Srinagar: The four youngsters casually walked through the gates of the Boys Higher Secondary School in Srinagar’s Sangam Eidgah locality at around 11 am Thursday, and within 15 minutes left behind shock, disbelief and a fear psychosis that has led several of the Kashmiri Pandit community to leave their homeland.
ThePrint visited the school Friday where principal Satinder Kour and teacher Deepak Chand were shot dead after being singled out, a reminder of the situation in Kashmir during 1990 when Kashmiri Pandits were targeted.
The floor tiles outside the principal’s room still have blood stains, despite being washed down by a policeman a day earlier, and the walls have bullet marks showing the mayhem that was unleashed in the school.
The silence that engulfs the school now, which is directly opposite the burial ground, breaks only with the sound of azaan from the local mosque.
Situated on the outskirts of the city and away from the hustle and bustle of Srinagar, the dilapidated school building blends in right with its rural environment.
Forced out, identified and shot dead
Locals and the lone caretaker at the school present said the four terrorists first went to the principal’s room, a large carpeted area with just a wooden table and chair, and
forced her out.
Two of the men then went to another building within the premises where the teachers were and forced them out too.
They were asked to show identity papers by the terrorists who were carrying pistols and Chand, a Hindu, was picked from the crowd.
The rest of the teachers were asked to go to another room and remain there while Chand was taken to the principal’s room where Kour was standing.
The terrorists had also collected the mobile phones of all teachers and threw them outside.
The four men had a few seconds of conversation with Kour and Chand and then the silence was broken by sounds of five gunshots.
Three shots were directed at Kour and two that hit Chand, who died on the spot. Kour fell a few steps away from the spot where Chand was.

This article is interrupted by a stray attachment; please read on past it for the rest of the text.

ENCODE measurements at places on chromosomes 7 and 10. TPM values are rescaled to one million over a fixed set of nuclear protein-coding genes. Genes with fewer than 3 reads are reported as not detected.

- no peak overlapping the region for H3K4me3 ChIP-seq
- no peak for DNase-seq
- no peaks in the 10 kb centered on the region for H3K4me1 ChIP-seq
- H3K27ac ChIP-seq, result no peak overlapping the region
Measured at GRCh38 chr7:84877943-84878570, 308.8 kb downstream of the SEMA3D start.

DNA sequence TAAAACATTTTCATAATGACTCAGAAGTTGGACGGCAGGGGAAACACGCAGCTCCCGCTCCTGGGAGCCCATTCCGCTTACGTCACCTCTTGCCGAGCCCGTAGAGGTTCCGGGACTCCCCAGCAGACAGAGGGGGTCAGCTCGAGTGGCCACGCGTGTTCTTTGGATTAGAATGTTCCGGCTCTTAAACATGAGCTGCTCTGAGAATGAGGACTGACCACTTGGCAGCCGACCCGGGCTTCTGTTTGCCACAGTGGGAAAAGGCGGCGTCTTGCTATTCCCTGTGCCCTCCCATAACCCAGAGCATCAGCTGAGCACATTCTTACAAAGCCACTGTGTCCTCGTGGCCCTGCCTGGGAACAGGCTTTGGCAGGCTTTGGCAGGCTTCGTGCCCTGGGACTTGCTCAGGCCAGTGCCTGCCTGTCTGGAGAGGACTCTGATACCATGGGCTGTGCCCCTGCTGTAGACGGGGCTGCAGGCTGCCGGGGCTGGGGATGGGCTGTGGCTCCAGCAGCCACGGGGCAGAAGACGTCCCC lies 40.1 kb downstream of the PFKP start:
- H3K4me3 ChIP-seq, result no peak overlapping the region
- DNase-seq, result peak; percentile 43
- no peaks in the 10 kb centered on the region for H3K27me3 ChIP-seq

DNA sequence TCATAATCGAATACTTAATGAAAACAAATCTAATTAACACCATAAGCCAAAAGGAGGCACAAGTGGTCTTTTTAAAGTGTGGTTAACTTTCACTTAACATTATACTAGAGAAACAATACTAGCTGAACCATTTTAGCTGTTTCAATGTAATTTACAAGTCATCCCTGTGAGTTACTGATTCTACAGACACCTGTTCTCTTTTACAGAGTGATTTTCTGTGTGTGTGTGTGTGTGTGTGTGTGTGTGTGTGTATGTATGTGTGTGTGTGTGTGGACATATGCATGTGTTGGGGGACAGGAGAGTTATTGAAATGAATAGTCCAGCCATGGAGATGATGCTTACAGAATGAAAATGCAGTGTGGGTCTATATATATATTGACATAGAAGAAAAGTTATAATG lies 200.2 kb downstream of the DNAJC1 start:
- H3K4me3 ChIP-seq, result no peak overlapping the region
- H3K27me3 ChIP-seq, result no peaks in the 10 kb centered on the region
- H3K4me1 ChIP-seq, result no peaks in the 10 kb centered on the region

The rest of the staff remained inside with no one venturing out to see what happened.
The four terrorists, only two of whom had pistols, then ran and jumped over the school walls and melted into the rural landscape.
Such was the fear that the staff remained inside the room even as some locals came running in after hearing the gunshots. Only when several locals had gathered, the staff came out to see what had happened, the locals said.
It was the locals who arranged for a vehicle and took Kour, who was still alive and battling for her life, to the hospital.
None of the teachers were present Friday when ThePrint visited.
The Resistance Front, a front for the Pakistan based Laskar-e-Toiba (LeT), has claimed responsibility for the killing, calling both “stooges” in a statement that was released by it after the incident.
Security sources pointed out that the fact that they came to this particular school and asked for identity papers reveals that while they knew a Sikh and Hindu were working there, their faces were not known.
Kour spent her own money to support students in need
The caretaker at the school remembered the principal as a warm woman.
“She was a very compassionate woman. She never discriminated and even spent money from her own salary to help the poor Muslim kids,” the caretaker said as he broke down talking about Kour.
He is shocked that Kour was targeted and said the rumour has it that she tried to protect Chand and hence was shot at.
None of the staff or the caretaker, however, had actually seen the killing.
“It does not matter if she was shot for trying to save Chand or not. Since no one was actually there to witness it, this is just talk. The fact is that both were targeted and shot dead,” a senior source in the defence and security establishment said when asked if rumours were true.
ThePrint also visited Allaucha Bagh in Srinagar where Kour lived with her two children and husband, who works with a bank, and her mother-in-law. This locality has a mix of Sikhs and Muslims.
“She was a very pious lady. Even If I met her four times in a day, she would offer Salaam and talk,” her neighbor Bilal Ahmed said.
He said that the Sikhs and the Muslims have been living peacefully together all these years.
“I really don’t know why this kind lady was targeted,” he said, expressing his shock.
Shavkat Ahmed, whose family was very close to Kour, said that when he was down with Covid, she came to the window of his house and threw in a piece of cloth with some money in it to help his family.
“She was such a compassionate lady. She was even sponsoring the education and personal expenses of a Muslim girl who had lost her parents,” he said.
(Edited by Arun Prashanth)